Why the Gold and Silver Futures Market Is Like a Rigged Casino

The most corruptible, lopsided pricing mechanism.

By Clint Siegner, a Director at Money Metals Exchange, and cross-posted from WOLF STREET:

A respectable number of Americans hold investments in gold and silver in one form or another. Some hold physical bullion, while others opt for indirect ownership via ETFs or other instruments. A very small minority speculate via the futures markets. But we frequently report on the futures markets – why exactly is that?

Because that is where prices are set. The mint certificates, the ETFs, and the coins in an investor’s safe – all of them – are valued, at least in large part, based on the most recent trade in the nearest delivery month on a futures exchange such as the COMEX. These “spot” prices are the ones scrolling across the bottom of your CNBC screen.

That makes the futures markets a tiny tail wagging a much larger dog.

Too bad. A more corruptible and lopsided mechanism for price discovery has never been devised. The price reported on TV has less to do with physical supply and demand fundamentals and more to do with lining the pockets of the bullion banks, including JPMorgan Chase.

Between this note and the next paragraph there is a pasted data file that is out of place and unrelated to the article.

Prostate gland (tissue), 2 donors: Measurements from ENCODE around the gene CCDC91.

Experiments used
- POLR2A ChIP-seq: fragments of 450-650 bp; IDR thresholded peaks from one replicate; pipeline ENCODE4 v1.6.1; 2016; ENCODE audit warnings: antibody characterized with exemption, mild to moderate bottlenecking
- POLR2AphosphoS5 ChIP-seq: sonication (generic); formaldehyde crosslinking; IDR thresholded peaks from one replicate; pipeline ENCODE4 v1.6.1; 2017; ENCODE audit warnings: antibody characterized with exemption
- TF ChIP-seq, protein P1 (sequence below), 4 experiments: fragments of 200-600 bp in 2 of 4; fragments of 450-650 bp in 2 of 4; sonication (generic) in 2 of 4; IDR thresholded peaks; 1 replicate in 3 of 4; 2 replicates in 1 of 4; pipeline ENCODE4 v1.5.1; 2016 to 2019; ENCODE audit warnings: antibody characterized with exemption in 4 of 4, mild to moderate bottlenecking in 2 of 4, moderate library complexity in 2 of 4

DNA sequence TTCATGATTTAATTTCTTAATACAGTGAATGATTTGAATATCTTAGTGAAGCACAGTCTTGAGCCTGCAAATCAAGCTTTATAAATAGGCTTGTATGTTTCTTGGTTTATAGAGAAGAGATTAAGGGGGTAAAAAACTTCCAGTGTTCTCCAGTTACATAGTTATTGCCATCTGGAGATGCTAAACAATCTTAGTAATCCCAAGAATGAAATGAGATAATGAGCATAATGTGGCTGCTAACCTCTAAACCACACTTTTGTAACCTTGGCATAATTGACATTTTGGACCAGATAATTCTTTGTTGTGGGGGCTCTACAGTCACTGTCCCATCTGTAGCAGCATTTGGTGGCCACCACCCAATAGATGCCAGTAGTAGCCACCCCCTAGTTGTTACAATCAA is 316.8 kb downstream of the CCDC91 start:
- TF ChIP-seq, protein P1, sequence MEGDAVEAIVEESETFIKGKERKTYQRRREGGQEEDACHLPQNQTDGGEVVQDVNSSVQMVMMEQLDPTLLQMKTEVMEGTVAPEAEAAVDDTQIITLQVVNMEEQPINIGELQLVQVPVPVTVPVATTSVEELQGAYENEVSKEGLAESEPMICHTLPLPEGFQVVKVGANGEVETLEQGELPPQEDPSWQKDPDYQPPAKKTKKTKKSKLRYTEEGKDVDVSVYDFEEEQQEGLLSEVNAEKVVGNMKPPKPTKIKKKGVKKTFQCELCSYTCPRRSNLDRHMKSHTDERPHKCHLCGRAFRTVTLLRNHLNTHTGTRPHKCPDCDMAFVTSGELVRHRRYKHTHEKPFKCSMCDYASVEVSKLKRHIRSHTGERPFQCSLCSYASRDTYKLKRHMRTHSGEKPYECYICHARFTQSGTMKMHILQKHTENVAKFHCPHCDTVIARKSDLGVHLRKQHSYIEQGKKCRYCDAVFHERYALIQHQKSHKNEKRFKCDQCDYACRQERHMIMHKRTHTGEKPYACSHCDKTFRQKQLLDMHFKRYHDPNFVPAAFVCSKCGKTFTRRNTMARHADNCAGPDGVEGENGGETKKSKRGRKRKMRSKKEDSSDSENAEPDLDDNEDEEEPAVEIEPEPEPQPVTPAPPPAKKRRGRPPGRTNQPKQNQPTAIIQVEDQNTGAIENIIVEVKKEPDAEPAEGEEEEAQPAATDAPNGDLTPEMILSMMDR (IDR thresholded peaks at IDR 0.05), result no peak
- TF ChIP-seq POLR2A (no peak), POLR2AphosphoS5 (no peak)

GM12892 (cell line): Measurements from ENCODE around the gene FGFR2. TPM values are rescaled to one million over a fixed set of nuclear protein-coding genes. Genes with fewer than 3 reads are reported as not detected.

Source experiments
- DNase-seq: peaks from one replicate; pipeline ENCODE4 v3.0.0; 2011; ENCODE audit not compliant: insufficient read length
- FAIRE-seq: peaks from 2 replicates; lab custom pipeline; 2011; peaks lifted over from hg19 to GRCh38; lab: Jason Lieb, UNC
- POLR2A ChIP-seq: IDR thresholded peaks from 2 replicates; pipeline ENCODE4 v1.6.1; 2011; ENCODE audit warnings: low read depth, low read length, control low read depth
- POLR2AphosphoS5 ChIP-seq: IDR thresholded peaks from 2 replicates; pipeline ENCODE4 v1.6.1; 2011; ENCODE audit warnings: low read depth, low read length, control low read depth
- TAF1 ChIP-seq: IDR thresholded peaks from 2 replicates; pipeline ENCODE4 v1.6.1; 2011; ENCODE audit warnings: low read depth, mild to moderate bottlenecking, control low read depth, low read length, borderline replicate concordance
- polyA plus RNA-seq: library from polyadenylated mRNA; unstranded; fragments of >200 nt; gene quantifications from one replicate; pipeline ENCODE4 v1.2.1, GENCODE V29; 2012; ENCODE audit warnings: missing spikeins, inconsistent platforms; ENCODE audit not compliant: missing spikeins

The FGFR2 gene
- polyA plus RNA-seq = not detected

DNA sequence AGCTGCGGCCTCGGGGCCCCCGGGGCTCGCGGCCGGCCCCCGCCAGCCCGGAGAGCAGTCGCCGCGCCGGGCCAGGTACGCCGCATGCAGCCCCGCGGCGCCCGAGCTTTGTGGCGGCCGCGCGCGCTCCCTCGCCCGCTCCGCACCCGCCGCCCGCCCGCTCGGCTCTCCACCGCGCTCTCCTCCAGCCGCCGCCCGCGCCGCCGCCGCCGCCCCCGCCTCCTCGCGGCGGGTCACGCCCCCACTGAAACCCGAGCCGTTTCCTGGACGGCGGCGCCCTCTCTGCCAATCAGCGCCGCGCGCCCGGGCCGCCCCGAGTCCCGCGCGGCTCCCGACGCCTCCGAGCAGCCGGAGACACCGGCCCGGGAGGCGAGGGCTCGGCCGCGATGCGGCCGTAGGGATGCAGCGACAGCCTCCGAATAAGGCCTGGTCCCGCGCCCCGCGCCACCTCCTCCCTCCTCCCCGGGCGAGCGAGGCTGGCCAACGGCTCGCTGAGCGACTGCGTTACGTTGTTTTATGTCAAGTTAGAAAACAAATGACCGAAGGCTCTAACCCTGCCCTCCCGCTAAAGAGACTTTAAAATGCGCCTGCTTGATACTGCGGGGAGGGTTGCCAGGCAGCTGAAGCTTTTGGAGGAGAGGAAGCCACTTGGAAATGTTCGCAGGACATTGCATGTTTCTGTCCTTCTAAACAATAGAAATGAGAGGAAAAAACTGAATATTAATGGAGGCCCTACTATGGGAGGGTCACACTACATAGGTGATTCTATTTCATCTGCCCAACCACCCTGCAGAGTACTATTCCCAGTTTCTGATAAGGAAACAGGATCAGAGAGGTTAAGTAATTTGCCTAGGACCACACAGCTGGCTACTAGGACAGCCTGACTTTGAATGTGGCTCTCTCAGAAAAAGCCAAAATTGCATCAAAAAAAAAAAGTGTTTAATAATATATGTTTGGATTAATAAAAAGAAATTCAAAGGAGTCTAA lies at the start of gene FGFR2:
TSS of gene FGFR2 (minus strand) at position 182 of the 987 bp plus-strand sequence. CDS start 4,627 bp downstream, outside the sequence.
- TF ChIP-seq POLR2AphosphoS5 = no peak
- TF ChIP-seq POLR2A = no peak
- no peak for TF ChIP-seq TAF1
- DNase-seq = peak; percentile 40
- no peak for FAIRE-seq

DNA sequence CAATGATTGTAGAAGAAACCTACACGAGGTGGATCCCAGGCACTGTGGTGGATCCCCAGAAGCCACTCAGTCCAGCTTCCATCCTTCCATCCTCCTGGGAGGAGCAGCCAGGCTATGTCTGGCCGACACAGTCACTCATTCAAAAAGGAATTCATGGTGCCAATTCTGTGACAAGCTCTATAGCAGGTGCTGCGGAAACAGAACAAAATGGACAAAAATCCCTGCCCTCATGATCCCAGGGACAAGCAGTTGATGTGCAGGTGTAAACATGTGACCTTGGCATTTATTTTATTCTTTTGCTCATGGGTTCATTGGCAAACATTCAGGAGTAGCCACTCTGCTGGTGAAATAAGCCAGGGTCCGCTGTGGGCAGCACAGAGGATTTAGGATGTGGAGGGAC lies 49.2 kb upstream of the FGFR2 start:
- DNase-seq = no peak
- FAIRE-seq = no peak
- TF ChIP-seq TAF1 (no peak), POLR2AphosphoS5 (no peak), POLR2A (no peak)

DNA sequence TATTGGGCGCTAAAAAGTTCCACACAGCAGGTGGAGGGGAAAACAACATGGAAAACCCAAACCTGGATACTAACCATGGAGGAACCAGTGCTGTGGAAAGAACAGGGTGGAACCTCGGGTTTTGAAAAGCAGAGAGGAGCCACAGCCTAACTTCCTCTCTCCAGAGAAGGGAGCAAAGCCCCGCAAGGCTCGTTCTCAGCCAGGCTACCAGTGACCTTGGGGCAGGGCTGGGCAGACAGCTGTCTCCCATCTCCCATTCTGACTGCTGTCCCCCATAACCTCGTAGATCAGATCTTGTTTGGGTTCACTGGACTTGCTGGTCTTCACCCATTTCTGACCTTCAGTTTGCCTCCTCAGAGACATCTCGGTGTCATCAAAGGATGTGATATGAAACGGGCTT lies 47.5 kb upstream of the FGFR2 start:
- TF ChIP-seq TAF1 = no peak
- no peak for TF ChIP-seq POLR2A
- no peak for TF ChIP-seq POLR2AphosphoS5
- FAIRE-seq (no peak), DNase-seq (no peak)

Craig Hemke of TFMetalsReport.com explained in a recent post how the bullion banks fleece futures traders. He contrasted buying a futures contract with something more investors will be more familiar with – buying a stock. The number of shares is limited. When an investor buys shares in Coca-Cola company, they must be paired with another investor who owns actual shares and wants to sell at the prevailing price. That’s straight forward price discovery.

Not so in a futures market such as the COMEX. If an investor buys contracts for gold, they won’t be paired with anyone delivering the actual gold. They are paired with someone who wants to sell contracts, regardless of whether he has any physical gold. These paper contracts are tethered to physical gold in a bullion bank’s vault by the thinnest of threads. Recently the coverage ratio – the number of ounces represented on paper contracts relative to the actual stock of registered gold bars – rose above 500 to 1

Continue reading the article at WOLF STREET

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